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Blocked From The Ballot: Meet Pamela Colon, Who Lives In A U.S. Territory

Pamela Colon, who lives on the U.S. Virgin Islands, with her son Nicholas.
Pamela Colon, who lives on the U.S. Virgin Islands, with her son Nicholas.

In 1992, Pamela Colon moved to the U.S. Virgin Islands from Illinois. She is one of an estimated 4 million people living in U.S. territories  who are not allowed to vote in the presidential election, but are still under the jurisdiction of whoever sits in the Oval Office.

“When I first moved to the U.S. Virgin Islands, I did not realize I would lose the right to vote. I thought that was insane when I learned about it. The absurdity is that had I moved to the British Virgin Islands, a mere 40 miles away, I’d still be able to vote for president.”

Under federal and state overseas voting laws, U.S. citizens who move abroad are still able to vote for president via absentee ballot in their former state of residence. That isn’t the case for residents of most U.S. territories – the one exception is the Northern Mariana Islands, whose residents are allowed to vote both locally and in any former state of residence.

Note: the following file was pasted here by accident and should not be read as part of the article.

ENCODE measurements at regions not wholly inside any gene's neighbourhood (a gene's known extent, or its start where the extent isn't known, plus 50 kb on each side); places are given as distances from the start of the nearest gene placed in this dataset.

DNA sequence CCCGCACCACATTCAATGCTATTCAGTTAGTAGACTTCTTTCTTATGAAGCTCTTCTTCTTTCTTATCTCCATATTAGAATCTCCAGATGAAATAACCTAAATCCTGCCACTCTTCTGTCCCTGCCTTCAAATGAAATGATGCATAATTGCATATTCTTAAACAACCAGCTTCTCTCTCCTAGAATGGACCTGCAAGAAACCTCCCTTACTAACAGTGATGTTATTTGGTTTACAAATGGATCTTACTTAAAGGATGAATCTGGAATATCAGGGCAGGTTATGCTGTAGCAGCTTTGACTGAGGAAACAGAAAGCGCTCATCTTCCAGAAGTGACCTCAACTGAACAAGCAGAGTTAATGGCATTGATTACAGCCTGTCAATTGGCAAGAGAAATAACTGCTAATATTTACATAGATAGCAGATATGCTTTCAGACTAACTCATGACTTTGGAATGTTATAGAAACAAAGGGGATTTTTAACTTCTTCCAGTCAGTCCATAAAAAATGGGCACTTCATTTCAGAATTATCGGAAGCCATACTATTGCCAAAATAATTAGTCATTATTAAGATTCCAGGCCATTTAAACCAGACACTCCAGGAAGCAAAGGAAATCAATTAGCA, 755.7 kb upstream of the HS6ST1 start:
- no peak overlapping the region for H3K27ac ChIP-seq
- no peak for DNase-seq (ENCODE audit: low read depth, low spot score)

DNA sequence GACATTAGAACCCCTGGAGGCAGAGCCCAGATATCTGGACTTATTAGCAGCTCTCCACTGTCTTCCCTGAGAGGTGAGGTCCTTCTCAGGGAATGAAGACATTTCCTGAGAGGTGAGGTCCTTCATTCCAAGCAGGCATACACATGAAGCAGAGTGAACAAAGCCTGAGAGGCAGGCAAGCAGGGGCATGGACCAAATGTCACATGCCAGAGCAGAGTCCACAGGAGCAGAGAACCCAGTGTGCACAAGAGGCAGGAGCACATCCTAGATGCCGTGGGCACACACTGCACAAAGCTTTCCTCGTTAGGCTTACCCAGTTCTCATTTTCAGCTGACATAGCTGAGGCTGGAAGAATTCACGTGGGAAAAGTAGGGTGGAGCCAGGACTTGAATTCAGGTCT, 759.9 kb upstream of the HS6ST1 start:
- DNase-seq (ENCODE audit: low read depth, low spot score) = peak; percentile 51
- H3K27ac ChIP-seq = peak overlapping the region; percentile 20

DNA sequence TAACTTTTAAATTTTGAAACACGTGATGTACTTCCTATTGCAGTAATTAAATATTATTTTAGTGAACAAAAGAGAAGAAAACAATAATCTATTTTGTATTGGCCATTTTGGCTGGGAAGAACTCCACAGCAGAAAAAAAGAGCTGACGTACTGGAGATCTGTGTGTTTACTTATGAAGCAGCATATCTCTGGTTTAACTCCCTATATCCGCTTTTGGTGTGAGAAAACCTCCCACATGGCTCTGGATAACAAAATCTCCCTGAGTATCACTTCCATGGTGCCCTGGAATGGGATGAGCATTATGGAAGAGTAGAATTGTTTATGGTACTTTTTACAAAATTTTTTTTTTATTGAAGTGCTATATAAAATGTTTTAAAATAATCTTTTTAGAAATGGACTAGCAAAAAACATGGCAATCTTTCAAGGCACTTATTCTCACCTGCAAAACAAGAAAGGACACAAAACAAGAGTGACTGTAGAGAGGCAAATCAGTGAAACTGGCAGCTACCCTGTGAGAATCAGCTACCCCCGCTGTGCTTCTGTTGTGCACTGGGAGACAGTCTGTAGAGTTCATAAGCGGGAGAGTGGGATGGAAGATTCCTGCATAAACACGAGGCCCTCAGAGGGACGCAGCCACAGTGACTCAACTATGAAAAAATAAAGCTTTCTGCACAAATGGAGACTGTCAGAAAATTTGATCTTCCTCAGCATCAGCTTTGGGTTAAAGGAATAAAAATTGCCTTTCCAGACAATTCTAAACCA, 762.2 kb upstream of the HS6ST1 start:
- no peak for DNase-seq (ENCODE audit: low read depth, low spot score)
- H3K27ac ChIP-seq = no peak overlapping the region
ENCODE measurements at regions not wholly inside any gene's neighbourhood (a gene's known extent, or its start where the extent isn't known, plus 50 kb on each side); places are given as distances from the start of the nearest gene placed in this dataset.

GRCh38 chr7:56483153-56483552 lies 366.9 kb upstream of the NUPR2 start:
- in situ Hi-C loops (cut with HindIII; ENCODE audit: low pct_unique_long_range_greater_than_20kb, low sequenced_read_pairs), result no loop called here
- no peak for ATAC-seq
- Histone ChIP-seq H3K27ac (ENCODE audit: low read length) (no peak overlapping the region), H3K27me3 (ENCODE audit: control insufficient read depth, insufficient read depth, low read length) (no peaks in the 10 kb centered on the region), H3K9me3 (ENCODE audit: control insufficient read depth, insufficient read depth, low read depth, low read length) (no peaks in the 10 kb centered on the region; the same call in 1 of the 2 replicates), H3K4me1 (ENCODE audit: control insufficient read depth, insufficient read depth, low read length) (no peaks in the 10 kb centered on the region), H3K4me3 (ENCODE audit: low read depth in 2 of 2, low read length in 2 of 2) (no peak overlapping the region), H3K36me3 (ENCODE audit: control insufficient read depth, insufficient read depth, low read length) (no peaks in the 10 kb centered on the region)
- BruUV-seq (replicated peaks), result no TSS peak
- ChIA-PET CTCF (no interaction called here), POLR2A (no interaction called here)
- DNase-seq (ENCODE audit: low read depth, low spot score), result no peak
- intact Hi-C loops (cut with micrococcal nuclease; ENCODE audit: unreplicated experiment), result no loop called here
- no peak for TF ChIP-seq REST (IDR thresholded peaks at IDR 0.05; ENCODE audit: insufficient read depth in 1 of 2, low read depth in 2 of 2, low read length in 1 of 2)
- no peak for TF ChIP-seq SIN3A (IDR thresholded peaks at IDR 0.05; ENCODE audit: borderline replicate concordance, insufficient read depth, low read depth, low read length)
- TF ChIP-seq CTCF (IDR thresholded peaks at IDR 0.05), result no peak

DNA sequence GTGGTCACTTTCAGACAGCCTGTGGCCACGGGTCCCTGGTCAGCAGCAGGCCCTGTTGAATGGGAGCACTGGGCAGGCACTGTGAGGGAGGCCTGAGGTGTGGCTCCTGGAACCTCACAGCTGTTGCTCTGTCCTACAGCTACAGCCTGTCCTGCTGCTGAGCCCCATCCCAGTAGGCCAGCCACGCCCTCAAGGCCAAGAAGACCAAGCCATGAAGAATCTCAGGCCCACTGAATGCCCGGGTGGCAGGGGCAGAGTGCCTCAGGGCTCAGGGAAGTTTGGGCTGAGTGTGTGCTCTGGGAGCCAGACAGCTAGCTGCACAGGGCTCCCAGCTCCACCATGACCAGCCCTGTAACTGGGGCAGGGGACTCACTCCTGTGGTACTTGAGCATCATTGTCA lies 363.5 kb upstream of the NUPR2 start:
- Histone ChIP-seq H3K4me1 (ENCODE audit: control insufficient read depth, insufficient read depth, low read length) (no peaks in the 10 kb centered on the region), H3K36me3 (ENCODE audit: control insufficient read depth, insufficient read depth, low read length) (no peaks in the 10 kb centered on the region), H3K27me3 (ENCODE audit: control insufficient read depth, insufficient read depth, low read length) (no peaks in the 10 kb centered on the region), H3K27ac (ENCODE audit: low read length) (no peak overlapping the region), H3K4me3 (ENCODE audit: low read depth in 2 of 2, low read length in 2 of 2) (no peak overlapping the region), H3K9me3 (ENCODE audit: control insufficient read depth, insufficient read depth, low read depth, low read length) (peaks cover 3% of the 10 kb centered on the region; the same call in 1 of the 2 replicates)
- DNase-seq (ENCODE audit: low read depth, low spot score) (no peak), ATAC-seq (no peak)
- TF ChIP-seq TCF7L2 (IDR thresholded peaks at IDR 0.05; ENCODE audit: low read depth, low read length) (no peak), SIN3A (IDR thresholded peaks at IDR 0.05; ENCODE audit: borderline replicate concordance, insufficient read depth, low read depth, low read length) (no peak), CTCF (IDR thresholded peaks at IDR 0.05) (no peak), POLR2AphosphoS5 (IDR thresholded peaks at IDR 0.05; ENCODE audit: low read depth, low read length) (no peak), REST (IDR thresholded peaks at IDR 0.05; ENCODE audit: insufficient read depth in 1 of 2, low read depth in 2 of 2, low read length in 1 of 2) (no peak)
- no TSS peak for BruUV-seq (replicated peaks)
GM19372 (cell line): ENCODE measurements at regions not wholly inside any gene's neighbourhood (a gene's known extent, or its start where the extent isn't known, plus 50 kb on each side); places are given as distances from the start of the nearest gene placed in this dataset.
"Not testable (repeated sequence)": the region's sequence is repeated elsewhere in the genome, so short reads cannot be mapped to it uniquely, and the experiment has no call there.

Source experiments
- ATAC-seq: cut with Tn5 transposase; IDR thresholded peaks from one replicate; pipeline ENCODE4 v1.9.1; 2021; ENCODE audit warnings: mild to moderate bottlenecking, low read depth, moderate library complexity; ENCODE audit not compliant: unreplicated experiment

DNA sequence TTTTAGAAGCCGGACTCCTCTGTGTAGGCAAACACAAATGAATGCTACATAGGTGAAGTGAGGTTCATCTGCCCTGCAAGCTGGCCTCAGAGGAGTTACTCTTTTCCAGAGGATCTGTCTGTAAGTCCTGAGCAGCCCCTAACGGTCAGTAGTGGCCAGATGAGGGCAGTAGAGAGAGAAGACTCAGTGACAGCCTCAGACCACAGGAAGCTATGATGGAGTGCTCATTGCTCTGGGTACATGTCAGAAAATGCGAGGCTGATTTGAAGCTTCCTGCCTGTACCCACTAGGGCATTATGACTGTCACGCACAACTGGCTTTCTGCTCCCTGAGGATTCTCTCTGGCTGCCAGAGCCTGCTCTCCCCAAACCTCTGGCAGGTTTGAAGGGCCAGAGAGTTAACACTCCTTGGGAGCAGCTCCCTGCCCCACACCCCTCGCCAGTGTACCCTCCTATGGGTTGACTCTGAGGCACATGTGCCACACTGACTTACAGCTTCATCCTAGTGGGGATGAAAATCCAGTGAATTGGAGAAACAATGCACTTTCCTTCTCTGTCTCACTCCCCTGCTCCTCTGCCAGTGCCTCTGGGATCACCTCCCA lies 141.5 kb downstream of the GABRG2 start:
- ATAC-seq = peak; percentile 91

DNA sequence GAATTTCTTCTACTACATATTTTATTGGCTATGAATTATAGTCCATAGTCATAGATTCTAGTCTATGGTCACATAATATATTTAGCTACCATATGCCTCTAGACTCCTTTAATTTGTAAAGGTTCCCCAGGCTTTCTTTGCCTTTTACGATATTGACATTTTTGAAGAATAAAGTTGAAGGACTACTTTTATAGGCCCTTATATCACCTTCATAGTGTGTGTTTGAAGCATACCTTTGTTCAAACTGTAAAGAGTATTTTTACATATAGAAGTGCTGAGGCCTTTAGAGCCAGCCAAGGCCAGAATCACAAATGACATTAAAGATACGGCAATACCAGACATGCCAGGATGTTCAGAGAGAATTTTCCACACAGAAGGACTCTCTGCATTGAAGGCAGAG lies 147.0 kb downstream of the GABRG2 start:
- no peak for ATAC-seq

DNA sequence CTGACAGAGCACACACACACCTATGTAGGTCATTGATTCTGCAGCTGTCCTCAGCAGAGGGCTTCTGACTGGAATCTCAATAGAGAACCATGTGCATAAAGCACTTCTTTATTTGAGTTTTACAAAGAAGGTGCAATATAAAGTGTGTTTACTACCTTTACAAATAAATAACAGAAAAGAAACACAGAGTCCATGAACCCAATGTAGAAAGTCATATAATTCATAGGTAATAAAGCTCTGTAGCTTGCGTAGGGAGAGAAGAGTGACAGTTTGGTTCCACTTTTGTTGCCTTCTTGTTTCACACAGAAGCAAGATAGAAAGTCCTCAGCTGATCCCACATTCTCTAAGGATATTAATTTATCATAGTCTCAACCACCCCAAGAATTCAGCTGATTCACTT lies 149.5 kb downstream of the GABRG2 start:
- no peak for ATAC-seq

Pamela says she had voted in every presidential election she could until she moved, but she didn’t really think about the implications of her disenfranchisement until her son was approaching the age of 18.

“As my child grew older, I realized, there was going to come a time when he was going to have to register for selective service, yet he nor I will never be able to vote for our commander in chief.”

The U.S. territories have a higher rate of enlistment in the U.S. military than any state. As a result, the casualty rate in Iraq and Afghanistan is four times in Guam than the national average. Despite this, federal spending on veterans who live in the territories is low. They often must travel off the island to access resources from the U.S. Department of Veterans Affairs, including PTSD treatment.

Pamela practices as a trial lawyer in St. Croix.

“I represent criminal clients who have been charged with federal crimes. They are charged as U.S. citizens with federal crimes, but hey have no participation in voting for the person who appoints the judges, or the senators who will affirm that appointment. They have no authority in the senators or representatives who pass laws.”

She says that federal responses to crises like hurricanes and COVID-19 are troubling.

“I want a federal government that will not treat us like second class citizens. I want a president that treats me like he’s my president.”

This conversation is part of our “Blocked From The Ballot” series, where we’re spotlighting different groups of people living in America (or in American territories) who are not allowed to vote in the upcoming presidential election.


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Avery Kleinman